Home News SEC Proposes Offering Reforms for BDCs and Registered Closed-End Funds

SEC Proposes Offering Reforms for BDCs and Registered Closed-End Funds

The Securities and Exchange Commission voted to propose certain rule amendments to improve access to capital and facilitate investor communications by business development companies and registered closed-end funds.

The Securities and Exchange Commission voted to propose certain rule amendments to improve access to capital and facilitate investor communications by business development companies and registered closed-end funds. Business development companies—or BDCs—are a type of closed-end fund established by Congress that primarily invest in small and developing companies. The proposal will have a 60-day public comment period following its publication in the Federal Register.

The proposed amendments would modify the registration, communications, and offering processes available to BDCs and registered closed-end funds, building on offering practices that operating companies currently use.

“This congressional mandate recognizes the importance of an efficient and cost-effective approach for these funds to raise capital in our public markets, which should ultimately benefit investors in these funds, including Main Street investors,” said SEC chairman Jay Clayton. “Moreover, the proposed changes should provide business development companies and registered closed-end funds with a more flexible offering process and facilitate capital formation in our public markets.”

The SEC’s proposal would allow eligible funds to engage in a more streamlined registration process to sell securities in response to market opportunities. The proposed amendments also would allow BDCs and registered closed-end funds to use communications and prospectus delivery rules currently available to operating companies.

The proposal includes additional amendments designed to help implement the congressionally-mandated amendments by further harmonizing the disclosure and regulatory framework for these funds with that of operating companies and by providing tools to help investors assess these funds and their offerings.

These proposed amendments include new periodic and current reporting requirements and new structured data requirements. The SEC is also proposing a modernized approach to registration fee payments for closed-end funds that operate as “interval funds.”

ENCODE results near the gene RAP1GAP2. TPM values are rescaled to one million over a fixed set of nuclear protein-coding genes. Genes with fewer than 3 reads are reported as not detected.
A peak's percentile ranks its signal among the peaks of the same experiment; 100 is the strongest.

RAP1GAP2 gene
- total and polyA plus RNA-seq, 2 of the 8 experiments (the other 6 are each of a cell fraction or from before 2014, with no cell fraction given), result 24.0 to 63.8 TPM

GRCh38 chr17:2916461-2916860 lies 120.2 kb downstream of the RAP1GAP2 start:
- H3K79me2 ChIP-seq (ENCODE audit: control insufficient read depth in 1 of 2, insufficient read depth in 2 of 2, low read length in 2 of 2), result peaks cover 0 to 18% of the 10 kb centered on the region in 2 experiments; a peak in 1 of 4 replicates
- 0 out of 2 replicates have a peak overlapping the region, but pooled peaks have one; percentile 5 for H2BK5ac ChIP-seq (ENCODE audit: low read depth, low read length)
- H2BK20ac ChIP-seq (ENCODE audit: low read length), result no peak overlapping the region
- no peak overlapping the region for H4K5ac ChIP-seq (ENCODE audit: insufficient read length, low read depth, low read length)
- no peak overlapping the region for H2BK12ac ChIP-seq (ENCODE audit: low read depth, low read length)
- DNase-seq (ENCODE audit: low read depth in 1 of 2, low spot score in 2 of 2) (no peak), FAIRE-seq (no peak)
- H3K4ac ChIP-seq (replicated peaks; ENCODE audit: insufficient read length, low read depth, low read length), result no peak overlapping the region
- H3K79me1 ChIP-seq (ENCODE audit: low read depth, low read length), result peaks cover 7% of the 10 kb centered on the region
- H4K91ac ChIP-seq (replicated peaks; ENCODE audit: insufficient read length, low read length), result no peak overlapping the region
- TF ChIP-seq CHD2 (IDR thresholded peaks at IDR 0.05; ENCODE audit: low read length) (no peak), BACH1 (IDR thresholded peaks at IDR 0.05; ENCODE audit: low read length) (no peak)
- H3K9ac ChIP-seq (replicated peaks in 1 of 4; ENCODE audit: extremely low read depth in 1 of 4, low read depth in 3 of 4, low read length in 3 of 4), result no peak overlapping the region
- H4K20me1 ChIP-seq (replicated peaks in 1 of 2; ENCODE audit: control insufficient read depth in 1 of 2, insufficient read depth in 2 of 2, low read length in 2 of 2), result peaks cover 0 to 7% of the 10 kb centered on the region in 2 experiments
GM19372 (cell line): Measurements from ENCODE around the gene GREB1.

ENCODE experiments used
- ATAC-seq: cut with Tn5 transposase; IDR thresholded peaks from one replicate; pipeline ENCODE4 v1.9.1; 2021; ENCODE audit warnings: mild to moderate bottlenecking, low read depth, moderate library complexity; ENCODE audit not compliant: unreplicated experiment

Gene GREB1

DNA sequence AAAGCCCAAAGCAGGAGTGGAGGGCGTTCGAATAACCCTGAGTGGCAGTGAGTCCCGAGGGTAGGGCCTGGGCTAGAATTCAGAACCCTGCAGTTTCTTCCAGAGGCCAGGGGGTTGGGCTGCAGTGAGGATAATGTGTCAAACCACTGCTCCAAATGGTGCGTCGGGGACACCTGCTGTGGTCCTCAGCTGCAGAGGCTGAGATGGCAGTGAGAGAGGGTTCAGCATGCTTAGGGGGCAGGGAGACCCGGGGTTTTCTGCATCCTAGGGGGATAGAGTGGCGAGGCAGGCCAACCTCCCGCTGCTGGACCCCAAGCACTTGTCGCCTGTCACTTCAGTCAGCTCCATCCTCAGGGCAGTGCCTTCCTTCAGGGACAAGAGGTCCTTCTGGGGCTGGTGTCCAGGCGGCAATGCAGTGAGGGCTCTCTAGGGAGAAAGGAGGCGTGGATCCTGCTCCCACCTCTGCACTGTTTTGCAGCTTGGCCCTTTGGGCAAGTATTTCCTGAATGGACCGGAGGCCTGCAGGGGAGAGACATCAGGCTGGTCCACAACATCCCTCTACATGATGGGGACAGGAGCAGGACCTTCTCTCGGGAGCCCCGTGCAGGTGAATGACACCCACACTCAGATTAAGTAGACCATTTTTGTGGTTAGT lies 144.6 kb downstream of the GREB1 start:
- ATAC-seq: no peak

Proposal highlights include allowing eligible funds to engage in a more streamlined registration process to sell securities “off the shelf” in response to market opportunities through the use of a new short-form registration statement.

Like operating companies, a fund would generally be eligible to use the short-form registration statement if it meets certain filing and reporting history requirements and has a public float of $75 million or more.

Eligible funds would be able to qualify as a “well-known seasoned issuer” and benefit from the same flexibility available to operating companies that qualify as such. These include a more flexible registration process and greater latitude to communicate with the market. Like operating companies, a fund would qualify as a WKSI if it meets certain filing and reporting history requirements and has a public float of $700 million or more.

Funds would be able to use many of the communication rules currently available to operating companies, including the use of a “free writing prospectus,” certain factual business information, forward-looking statements, and certain broker-dealer research reports.

Instead of registering a specific amount of shares and paying registration fees at the time of filing, under the proposal closed-end funds that operate as “interval funds” would register an indefinite number of shares and pay registration fees based on net issuance of shares, similar to what mutual funds and exchange-traded funds are currently permitted to do.

Under the proposed amendments, registered closed-end funds would be required to file current reports on Form 8-K, like operating companies and business development companies are currently required to do. The funds would be subject to two new Form 8-K reporting events regarding material changes to investment objectives or policies and material write-downs of significant investments.

The registration form currently requires a fund to provide new purchasers with a copy of all previously-filed materials that are incorporated by reference into the registration statement. The proposal would eliminate this requirement and instead require affected funds to make incorporated materials readily available on a website.

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